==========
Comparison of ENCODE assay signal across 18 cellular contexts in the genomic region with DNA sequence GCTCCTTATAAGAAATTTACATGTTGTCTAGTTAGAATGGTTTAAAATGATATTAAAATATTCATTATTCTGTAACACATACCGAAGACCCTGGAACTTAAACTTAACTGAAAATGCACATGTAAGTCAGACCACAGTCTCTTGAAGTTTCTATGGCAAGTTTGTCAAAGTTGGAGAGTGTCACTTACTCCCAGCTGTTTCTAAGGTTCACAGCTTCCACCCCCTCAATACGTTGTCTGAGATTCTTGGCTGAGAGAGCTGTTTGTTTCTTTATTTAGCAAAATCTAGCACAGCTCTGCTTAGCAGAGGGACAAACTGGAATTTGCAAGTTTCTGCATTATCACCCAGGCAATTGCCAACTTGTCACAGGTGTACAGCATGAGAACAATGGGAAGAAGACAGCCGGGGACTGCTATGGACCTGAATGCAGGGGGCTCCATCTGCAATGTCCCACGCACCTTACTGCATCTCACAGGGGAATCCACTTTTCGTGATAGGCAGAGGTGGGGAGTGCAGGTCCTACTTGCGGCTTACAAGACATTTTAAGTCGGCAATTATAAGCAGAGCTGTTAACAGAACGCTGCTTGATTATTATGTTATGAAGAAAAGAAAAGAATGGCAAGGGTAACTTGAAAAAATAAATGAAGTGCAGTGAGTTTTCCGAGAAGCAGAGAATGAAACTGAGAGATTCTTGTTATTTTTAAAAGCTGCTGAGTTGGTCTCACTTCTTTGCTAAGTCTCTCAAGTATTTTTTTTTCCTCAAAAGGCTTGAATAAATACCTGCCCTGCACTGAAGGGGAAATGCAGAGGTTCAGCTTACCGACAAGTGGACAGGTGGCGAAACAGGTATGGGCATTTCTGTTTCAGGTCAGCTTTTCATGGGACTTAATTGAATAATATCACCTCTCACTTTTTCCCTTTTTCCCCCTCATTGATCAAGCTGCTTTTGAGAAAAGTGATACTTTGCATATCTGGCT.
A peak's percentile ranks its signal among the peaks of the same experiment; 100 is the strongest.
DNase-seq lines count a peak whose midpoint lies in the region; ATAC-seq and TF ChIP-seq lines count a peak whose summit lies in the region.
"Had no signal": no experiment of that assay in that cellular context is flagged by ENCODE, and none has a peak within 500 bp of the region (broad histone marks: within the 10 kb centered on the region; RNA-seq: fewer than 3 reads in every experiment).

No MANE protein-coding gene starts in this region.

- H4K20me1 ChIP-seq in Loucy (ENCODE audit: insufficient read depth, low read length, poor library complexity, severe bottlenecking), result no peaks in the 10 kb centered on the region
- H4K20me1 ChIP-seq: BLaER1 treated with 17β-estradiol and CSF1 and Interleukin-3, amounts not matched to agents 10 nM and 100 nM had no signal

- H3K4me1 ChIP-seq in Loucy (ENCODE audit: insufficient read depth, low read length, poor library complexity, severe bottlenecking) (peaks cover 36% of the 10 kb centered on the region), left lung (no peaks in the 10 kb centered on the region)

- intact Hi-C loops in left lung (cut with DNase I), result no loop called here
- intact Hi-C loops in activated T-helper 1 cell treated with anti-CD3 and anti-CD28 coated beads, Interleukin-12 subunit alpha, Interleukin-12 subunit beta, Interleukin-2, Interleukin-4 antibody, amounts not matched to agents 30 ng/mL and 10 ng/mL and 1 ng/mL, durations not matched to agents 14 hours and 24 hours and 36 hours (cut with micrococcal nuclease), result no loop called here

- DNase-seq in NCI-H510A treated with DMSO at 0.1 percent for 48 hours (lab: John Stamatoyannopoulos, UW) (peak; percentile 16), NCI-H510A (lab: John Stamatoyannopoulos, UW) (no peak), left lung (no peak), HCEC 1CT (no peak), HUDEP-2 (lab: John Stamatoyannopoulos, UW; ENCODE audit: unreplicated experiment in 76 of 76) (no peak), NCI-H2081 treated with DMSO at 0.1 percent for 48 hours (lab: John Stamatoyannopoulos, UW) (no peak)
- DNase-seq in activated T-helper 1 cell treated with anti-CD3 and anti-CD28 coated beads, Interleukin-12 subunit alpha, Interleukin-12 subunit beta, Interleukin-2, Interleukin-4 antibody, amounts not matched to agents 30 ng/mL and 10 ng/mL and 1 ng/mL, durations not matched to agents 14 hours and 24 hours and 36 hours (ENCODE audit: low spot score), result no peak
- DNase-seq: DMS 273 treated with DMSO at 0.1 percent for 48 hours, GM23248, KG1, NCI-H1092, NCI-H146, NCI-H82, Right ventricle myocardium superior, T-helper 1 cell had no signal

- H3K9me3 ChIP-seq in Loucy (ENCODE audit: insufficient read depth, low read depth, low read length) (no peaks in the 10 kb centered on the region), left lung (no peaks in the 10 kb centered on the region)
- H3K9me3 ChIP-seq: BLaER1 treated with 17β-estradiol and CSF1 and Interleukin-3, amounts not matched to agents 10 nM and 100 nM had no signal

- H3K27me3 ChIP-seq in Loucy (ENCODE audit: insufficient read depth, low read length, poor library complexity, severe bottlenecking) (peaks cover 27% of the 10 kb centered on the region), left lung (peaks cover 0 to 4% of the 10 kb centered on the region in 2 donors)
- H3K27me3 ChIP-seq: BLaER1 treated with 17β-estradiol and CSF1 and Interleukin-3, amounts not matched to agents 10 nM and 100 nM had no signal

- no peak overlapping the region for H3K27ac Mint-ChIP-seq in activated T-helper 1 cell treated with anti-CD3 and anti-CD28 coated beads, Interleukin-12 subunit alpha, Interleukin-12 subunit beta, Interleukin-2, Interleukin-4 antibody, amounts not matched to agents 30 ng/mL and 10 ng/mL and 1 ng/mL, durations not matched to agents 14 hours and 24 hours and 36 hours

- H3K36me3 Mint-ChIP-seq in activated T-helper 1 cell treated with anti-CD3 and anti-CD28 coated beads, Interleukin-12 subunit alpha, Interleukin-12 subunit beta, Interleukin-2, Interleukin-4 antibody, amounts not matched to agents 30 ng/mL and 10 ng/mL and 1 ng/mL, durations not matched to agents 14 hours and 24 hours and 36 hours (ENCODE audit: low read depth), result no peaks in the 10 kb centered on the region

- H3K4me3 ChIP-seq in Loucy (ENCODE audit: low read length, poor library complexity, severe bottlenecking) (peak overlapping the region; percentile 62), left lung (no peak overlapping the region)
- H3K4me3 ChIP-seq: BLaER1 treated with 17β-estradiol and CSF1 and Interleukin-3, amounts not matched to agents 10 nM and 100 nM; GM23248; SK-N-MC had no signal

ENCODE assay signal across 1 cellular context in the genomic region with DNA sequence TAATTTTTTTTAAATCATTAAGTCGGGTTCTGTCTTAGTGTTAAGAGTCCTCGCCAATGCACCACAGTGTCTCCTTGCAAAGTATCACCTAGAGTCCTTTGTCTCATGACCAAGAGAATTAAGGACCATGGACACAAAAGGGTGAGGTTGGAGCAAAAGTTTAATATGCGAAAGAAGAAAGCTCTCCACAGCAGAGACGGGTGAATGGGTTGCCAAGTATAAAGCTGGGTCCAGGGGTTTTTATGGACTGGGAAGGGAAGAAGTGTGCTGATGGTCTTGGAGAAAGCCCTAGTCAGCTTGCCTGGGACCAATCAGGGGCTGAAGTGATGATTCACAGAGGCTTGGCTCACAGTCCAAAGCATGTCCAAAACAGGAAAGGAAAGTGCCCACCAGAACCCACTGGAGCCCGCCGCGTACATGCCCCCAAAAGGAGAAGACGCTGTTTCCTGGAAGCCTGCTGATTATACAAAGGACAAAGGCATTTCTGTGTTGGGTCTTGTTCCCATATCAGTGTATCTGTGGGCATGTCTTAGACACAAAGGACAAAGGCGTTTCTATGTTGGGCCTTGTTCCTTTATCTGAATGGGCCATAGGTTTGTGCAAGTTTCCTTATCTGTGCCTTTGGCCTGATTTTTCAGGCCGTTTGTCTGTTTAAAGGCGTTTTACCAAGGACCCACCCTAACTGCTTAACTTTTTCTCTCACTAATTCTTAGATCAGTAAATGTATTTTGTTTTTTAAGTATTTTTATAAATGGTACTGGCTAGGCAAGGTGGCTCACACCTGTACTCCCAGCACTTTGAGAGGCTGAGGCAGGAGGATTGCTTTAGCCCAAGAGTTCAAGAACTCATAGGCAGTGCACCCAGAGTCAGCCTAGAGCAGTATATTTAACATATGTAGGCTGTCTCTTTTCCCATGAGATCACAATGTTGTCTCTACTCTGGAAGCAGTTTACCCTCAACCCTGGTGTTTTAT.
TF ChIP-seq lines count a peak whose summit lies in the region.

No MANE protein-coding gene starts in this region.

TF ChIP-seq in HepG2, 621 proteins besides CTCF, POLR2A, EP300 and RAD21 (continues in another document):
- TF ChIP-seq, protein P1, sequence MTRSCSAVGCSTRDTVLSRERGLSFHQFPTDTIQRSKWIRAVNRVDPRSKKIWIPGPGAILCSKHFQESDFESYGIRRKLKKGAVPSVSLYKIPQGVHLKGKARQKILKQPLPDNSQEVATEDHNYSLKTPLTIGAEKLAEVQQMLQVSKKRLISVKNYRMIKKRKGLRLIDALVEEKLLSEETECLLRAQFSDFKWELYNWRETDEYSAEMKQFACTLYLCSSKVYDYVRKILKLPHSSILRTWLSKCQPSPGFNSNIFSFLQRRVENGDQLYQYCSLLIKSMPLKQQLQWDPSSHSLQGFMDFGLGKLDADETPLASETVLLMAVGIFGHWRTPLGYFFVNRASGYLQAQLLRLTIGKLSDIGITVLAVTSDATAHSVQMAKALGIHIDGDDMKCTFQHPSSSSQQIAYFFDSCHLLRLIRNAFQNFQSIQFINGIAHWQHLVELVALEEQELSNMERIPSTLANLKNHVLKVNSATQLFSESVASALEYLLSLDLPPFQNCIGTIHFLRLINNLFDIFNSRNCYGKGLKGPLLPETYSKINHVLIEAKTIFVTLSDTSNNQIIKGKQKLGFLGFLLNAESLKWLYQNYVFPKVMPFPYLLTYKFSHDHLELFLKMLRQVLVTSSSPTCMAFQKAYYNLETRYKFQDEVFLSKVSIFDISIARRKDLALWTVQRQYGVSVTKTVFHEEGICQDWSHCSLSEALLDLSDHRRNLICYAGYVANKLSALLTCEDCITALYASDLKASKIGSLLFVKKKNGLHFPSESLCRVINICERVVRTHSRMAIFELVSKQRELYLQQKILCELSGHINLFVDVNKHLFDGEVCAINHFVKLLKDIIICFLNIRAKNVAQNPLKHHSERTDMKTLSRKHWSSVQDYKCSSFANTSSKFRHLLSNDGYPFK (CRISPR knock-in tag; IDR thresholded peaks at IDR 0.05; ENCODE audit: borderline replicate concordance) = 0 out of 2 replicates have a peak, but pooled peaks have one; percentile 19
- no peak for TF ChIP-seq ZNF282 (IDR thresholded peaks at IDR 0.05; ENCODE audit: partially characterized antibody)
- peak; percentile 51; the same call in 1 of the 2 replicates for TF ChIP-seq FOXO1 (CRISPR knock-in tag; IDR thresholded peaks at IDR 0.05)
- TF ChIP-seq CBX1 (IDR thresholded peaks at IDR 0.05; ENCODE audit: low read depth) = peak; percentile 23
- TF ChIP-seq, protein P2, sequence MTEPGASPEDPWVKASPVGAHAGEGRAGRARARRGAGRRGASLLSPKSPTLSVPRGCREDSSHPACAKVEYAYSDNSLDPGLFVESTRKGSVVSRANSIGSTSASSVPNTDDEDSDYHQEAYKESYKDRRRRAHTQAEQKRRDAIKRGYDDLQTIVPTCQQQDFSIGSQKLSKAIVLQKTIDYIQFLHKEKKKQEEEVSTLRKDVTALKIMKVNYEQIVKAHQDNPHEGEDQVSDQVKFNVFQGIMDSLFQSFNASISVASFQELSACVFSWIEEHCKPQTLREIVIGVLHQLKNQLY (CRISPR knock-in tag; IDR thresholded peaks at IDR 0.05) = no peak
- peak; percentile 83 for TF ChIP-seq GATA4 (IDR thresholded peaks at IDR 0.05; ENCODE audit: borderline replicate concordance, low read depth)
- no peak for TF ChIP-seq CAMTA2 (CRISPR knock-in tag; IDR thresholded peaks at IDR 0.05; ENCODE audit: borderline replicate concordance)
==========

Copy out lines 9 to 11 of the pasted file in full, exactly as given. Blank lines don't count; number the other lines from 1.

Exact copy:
- intact Hi-C loops in left lung (cut with DNase I), result no loop called here
- intact Hi-C loops in activated T-helper 1 cell treated with anti-CD3 and anti-CD28 coated beads, Interleukin-12 subunit alpha, Interleukin-12 subunit beta, Interleukin-2, Interleukin-4 antibody, amounts not matched to agents 30 ng/mL and 10 ng/mL and 1 ng/mL, durations not matched to agents 14 hours and 24 hours and 36 hours (cut with micrococcal nuclease), result no loop called here

- DNase-seq in NCI-H510A treated with DMSO at 0.1 percent for 48 hours (lab: John Stamatoyannopoulos, UW) (peak; percentile 16), NCI-H510A (lab: John Stamatoyannopoulos, UW) (no peak), left lung (no peak), HCEC 1CT (no peak), HUDEP-2 (lab: John Stamatoyannopoulos, UW; ENCODE audit: unreplicated experiment in 76 of 76) (no peak), NCI-H2081 treated with DMSO at 0.1 percent for 48 hours (lab: John Stamatoyannopoulos, UW) (no peak)